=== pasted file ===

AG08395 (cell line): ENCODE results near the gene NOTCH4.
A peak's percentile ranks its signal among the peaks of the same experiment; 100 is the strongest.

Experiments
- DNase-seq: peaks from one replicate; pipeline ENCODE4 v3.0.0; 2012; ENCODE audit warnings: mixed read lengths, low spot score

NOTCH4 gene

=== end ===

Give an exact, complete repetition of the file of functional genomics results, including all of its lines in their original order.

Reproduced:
AG08395 (cell line): ENCODE results near the gene NOTCH4.
A peak's percentile ranks its signal among the peaks of the same experiment; 100 is the strongest.

Experiments
- DNase-seq: peaks from one replicate; pipeline ENCODE4 v3.0.0; 2012; ENCODE audit warnings: mixed read lengths, low spot score

NOTCH4 gene